This article is the third one of our series titled ‘Successfully Implementing TCFD’, explaining the different phases of Finch and Beak’s Task Force on Climate-related Financial Disclosures (TCFD) Roadmap in more detail. This article focuses on the integration of climate scenarios into the business’ strategy, targets & KPIs as well as the need of internal engagement to review the business model and strategy.
Working on the TCFD recommendations and advancing on the integration of its findings will provide an advantage for companies aligning with the upcoming Corporate Sustainability Reporting Directive (CSRD) reporting requirements. The accompanying download gives practical tips to assist your organization in overcoming three barriers that can prevent the successful implementation of TCFD.
Funded by the European Commission under the Digital Europe Programme, CIRPASS brings together a core network of leading organizations to build the European vision for a unified Digital Product Passport (DPP) approach across multiple value chains. It is a collaborative initiative in preparation for the gradual piloting and deployment of a standards-based DPP aligned with the requirements of the Proposal for Ecodesign for Sustainable Product Regulations (ESPR), with an initial focus on the electronics, batteries, and textile sectors. This article shares more about DPPs, elaborates on the CIRPASS project, and includes a downloadable factsheet with extensive information and contact details.
On 28 November 2022, the European Council approved the proposed Corporate Sustainability Reporting Directive (CSRD), which aims to revolutionize sustainable reporting and parallel it with financial reporting. The Directive replaces the existing Non-Financial Reporting Directive (NFRD) and will substantially increase reporting requirements for companies falling within its scope. This article addresses uncertainties about scope, timelines, and implications for business by providing clarification about the CSRD’s requirements as well as giving practical recommendations to prepare for compliance in 2023 and beyond.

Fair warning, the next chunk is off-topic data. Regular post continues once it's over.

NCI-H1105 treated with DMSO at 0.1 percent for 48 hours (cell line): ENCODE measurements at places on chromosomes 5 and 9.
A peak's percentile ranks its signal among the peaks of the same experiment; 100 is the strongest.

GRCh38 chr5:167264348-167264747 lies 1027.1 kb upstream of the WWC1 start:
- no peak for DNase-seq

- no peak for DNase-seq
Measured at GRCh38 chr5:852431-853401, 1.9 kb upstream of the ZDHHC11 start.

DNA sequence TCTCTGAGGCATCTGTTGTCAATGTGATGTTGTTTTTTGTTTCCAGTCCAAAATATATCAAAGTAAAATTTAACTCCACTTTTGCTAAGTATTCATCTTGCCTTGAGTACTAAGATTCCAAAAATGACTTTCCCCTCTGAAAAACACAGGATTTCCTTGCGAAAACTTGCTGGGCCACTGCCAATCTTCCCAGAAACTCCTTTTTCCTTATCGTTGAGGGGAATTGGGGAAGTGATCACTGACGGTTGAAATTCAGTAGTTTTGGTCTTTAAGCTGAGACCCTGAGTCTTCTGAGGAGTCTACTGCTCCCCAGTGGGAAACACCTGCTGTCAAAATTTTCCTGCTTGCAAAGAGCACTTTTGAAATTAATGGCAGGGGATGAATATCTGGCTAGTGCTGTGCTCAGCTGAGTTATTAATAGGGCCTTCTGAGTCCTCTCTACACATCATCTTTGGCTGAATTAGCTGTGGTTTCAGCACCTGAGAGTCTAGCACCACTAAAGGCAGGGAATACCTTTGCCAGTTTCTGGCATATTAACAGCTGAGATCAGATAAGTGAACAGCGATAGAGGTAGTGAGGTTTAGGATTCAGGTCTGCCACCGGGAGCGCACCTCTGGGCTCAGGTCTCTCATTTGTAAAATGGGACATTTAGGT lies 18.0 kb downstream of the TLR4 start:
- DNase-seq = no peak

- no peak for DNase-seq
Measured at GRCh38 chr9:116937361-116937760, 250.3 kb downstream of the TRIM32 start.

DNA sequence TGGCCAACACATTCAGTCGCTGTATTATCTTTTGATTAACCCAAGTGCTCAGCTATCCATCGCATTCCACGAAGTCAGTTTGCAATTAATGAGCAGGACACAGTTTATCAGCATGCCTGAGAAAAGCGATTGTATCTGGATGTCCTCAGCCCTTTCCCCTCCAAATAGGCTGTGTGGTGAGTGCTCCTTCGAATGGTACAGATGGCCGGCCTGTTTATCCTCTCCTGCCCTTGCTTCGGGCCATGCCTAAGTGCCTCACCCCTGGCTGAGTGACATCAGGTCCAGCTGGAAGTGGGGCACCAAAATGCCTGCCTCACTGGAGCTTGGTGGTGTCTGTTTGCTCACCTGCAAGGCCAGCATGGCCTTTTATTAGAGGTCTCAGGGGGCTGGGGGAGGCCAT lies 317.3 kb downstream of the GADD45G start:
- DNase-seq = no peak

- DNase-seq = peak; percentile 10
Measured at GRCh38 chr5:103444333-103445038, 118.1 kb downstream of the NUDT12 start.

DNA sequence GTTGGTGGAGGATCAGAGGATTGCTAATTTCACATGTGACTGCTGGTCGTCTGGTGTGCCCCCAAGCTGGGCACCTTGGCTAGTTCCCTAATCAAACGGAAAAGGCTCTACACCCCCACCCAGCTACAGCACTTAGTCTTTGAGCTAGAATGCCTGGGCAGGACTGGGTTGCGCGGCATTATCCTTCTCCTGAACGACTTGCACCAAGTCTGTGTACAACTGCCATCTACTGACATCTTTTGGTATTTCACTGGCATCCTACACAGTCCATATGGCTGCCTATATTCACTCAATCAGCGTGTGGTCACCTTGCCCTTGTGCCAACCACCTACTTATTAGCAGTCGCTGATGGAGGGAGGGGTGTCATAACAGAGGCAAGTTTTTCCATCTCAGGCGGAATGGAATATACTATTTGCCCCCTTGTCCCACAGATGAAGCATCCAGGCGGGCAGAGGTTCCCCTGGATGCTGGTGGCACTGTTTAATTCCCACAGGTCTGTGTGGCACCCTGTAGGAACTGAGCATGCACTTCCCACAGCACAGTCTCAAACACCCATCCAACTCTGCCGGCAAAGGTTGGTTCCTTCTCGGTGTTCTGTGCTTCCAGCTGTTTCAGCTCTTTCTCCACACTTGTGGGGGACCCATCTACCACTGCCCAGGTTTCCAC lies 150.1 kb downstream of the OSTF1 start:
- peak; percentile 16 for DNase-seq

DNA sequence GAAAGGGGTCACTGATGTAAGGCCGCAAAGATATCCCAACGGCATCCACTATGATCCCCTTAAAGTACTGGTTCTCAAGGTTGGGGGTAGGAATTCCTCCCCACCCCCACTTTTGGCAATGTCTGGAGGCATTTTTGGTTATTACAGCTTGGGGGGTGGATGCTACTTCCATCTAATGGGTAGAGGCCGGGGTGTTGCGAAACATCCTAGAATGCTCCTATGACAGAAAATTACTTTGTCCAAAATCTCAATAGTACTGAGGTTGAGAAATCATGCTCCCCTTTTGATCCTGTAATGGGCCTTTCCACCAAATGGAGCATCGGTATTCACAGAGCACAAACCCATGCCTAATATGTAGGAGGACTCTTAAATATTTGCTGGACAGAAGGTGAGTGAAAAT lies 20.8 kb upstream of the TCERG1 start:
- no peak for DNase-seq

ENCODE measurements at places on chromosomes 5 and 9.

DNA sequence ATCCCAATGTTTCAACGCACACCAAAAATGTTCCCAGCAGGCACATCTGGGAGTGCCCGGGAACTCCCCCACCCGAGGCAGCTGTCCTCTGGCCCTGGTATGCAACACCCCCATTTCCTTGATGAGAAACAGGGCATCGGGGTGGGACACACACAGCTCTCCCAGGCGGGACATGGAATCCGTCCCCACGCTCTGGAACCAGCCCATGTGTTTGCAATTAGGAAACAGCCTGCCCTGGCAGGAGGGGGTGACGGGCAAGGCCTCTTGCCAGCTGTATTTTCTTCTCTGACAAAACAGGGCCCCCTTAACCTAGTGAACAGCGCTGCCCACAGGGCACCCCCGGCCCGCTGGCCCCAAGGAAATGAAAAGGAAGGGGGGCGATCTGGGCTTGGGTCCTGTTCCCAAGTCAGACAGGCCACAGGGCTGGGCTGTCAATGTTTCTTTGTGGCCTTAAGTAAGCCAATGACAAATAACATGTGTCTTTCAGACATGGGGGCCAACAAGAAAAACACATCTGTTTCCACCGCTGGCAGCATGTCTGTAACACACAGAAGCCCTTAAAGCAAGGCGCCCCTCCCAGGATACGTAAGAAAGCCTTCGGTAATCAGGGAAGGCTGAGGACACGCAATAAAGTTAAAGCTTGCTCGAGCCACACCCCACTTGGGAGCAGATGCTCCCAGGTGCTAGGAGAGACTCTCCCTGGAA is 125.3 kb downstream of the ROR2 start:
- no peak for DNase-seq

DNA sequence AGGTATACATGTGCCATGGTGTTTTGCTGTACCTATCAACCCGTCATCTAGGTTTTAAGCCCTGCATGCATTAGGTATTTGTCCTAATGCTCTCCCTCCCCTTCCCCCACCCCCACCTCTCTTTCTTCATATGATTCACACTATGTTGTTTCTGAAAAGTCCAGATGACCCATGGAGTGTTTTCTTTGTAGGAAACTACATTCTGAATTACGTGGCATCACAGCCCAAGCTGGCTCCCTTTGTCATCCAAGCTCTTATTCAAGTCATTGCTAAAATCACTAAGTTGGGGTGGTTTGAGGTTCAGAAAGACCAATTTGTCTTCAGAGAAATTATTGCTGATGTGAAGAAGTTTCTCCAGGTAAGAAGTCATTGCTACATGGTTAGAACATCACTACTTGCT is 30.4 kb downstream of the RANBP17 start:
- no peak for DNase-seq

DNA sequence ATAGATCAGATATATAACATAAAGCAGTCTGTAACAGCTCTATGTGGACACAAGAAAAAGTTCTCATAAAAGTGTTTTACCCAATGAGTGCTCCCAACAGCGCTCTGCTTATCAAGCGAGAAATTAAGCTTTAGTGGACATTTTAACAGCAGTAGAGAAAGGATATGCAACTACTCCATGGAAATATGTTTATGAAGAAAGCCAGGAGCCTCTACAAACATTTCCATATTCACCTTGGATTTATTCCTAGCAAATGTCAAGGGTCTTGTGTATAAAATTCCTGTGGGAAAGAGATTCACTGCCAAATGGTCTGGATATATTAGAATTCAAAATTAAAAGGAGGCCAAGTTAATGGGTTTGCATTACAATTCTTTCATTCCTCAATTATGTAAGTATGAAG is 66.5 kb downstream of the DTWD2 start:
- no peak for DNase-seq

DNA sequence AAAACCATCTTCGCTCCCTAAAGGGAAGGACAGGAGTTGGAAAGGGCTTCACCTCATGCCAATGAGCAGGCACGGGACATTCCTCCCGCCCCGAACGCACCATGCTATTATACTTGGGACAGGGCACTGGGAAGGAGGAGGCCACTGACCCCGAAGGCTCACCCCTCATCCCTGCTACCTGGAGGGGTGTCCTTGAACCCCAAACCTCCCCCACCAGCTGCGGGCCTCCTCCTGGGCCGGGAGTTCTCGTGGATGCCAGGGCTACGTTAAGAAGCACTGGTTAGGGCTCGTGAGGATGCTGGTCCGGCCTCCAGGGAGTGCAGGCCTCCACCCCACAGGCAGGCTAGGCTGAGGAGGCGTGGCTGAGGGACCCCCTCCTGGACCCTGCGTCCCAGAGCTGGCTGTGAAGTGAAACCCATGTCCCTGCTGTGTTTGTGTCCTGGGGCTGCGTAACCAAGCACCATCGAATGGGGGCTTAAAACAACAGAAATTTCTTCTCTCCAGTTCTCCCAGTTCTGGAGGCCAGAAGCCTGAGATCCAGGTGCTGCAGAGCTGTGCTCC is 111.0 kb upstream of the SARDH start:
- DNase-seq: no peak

Earlier this year, the European Financial Reporting Advisory Group (EFRAG) published the exposure drafts for the new European Sustainability Reporting Standards (ESRS). The development of this framework was requested by the European Commission in response to the need to have a single European-wide framework aligned with the requirements of the new CSRD directive. The draft version of the framework, which was under public consultation by various stakeholders until the 8th of August 2022, highlights which new non-financial reporting features the European Commission wants to advocate for. Most notably, that of double materiality to determine which sustainability priorities are set to become mandatory, and the reporting sustainability indicators that will have to include the entire value chain and be considered from a short-, medium-, and long-term perspective.
The IMD Winning Sustainability Strategies Online Program is a “how-to” guide that offers a very pragmatic take on how to integrate sustainability in your corporate strategy – while ensuring it has a strong business case. The program is aimed at business executives, strategy practitioners and sustainability professionals, who are looking to harness sustainability innovation and its strategic implications. Facilitated by the authors Jan van der Kaaij, Managing Partner of Finch & Beak, and IMD professor Benoit Leleux, this edition starts on 30 May 2022.